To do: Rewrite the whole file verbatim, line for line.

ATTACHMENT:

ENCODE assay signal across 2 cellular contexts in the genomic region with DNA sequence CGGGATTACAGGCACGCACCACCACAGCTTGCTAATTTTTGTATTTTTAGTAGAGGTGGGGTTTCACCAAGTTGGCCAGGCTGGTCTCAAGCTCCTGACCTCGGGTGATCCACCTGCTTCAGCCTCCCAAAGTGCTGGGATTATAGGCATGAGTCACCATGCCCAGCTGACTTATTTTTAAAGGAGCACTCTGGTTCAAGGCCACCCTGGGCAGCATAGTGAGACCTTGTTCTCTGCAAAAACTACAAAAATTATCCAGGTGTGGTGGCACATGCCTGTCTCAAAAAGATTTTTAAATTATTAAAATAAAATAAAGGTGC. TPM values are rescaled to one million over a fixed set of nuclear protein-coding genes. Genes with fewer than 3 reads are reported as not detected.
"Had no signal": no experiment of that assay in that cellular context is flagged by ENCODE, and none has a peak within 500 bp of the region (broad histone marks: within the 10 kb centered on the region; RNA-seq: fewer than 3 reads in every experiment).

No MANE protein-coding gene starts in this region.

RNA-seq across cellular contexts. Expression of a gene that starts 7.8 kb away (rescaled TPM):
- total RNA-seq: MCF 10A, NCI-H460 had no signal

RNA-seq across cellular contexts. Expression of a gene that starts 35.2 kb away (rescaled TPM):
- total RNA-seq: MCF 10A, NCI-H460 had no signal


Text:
ENCODE assay signal across 2 cellular contexts in the genomic region with DNA sequence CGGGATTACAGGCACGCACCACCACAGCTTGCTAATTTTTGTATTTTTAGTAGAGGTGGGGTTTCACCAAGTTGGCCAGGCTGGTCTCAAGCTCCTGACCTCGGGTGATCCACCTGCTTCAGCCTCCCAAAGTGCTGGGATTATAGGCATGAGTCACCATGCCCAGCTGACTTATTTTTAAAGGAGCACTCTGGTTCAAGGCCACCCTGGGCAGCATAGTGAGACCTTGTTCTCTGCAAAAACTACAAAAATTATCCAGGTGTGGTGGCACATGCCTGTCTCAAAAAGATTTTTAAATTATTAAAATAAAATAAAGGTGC. TPM values are rescaled to one million over a fixed set of nuclear protein-coding genes. Genes with fewer than 3 reads are reported as not detected.
"Had no signal": no experiment of that assay in that cellular context is flagged by ENCODE, and none has a peak within 500 bp of the region (broad histone marks: within the 10 kb centered on the region; RNA-seq: fewer than 3 reads in every experiment).

No MANE protein-coding gene starts in this region.

RNA-seq across cellular contexts. Expression of a gene that starts 7.8 kb away (rescaled TPM):
- total RNA-seq: MCF 10A, NCI-H460 had no signal

RNA-seq across cellular contexts. Expression of a gene that starts 35.2 kb away (rescaled TPM):
- total RNA-seq: MCF 10A, NCI-H460 had no signal